My nephew also scored here, with a book (complete with sound effects) on identifying farts, and a few wind-up toys for his stocking, and my mum got a colourful glass candle holder with cats on it.

My verdict: a great one-stop-shop for presents, especially for women, and not too pricey.

Remedy (High Street, opposite New Edition)

The interior of Remedy smells expensive, like organic body lotion manufactured in France, and it is - not exorbitant, but tending towards high quality / high priced items.  There's a eclectic range of jewellery, much of it from a small Melbourne brand, some old fashioned, wooden kids toys (which in my experience appeal more to the parent than the average 3 year old, who tends to prefer the noisy plastic variety), plus a wealth of arty, local, good quality homewares and decorations.

There's also a range of natural bath / beauty products, which, although kind of expensive (at a rough guess, $50 and up), at least have the virtue of looking it.  If I'm going to spend that much on soap, it had better scream class in every millimetre of its packaging.  I resisted actually testing the hand creams, etc, but a quick sniff confirmed that they were the source of Remedy's nice smell.

I got a very sleek carafe for my father-in-law here, which I know he'll like.

My verdict: good for show-off presents.

Corner Store (Market Street)

Corner Store is like Amaize's slightly richer, snootier cousin.  Also 'French-chic' in style, it's full of quirky kitchen ware, office trinkets and stationery, unusual toys, interesting perfumes and clothes - in essence, gifty type things.

I found a nifty note-holder for my brother here, and some perfume for my sister-in-law. The mums were also treated to a tea set each.

My verdict: another good one for the mums and sisters.

Thanks to these Freo shops, Christmas shopping for our mums can be a breeze.

Friday, 2 December 2011

Recommended reading: 'People are talking about placemaking'

Put your hand up if you're tired of being spoken down to by architects, urban designers, town planners, bureaucrats or councillors when being presented with a new scheme amendment or development proposal.
Keep your hand up if you're still none the wiser after their explanation of design quality versus design excellence and how it relates to allowing additional discretionary height.
If you kept your hand up, then I recommend reading this article by Fred Kent of Project for Public Spaces. In his article, Kent discusses the increasingly important role of placemaking and how it is having a positive impact on improving our places - very timely for Freo and our Council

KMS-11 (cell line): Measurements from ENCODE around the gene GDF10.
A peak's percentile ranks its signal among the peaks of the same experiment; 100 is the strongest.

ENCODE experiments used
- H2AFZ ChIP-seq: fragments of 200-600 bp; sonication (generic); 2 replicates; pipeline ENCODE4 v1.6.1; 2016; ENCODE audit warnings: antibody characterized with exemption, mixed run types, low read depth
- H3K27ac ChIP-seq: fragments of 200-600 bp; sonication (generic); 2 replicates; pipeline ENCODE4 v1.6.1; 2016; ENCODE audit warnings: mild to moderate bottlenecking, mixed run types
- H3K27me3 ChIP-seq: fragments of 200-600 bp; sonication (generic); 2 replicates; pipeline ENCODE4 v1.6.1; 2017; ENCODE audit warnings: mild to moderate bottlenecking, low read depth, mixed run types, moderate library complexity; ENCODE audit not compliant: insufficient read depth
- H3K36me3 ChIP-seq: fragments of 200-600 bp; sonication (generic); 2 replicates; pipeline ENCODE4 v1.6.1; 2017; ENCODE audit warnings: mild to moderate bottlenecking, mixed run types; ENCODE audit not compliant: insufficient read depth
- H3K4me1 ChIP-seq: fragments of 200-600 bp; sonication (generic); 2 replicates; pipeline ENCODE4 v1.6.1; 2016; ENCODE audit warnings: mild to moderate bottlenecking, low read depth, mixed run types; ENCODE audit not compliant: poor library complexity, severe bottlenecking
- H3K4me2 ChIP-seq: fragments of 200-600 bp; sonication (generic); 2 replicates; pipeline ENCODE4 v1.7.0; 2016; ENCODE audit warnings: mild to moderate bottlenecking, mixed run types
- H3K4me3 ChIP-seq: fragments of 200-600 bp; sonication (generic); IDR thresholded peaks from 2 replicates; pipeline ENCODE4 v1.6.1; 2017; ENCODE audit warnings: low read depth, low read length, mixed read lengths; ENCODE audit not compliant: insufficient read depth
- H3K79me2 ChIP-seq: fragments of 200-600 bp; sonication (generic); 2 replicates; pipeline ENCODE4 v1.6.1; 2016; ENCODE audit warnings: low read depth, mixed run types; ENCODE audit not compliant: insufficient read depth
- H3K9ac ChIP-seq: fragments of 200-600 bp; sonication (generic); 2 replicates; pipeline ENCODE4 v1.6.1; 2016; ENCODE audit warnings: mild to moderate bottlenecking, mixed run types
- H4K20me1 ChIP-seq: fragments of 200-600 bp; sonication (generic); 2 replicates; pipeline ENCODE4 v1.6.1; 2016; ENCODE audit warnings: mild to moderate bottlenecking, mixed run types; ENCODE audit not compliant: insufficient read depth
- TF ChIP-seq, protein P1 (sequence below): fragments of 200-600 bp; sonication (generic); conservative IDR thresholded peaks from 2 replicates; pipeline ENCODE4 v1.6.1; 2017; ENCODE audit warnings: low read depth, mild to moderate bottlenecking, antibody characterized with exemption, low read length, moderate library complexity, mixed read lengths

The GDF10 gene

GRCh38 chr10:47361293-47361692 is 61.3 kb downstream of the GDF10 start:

Here is a nice quote that sums up, for me, where Council should be heading in its approach for authentically engaging the community:
“Instead we need an architecture that recognises that a community’s people are the true urban designers, and what happens where the building meets the street is critically important to the health of our neighbourhoods.”
To enjoy the rest of the article, here it is:
[Place making power salute]

Thursday, 1 December 2011

Chalk it up: New Christmas decorations in Kings Square this Friday

It's the beginning of the festive season and this year Council has invested in new Christmas decorations for Kings Square.
The decorations will make their debut tomorrow evening and feature lighting made up of hundreds of LED lights draped across the square’s iconic Moreton Bay fig tree and LED-lit ‘shooting star’ motifs on light poles.

The switching on ceremony will begin at 7pm, with the lights display being switched on at 7:30pm. The ceremony will include carollers from the St Patrick's and St John's church choirs as well as Father Christmas who will be available for photos. The Village Art markets will be operating with food, coffee and other items for sale.

After travelling through Paris, Venice and Lucca during the Christmas season a couple of years ago and being amazed at the Christmas lights in these cities, my wife and I returned to Freo itching to see the same happen here, so I'm a big supporter of this initiative by Council.

I'll be an even happier resident when we get some kick ass lights across the cappuccino strip and High Street!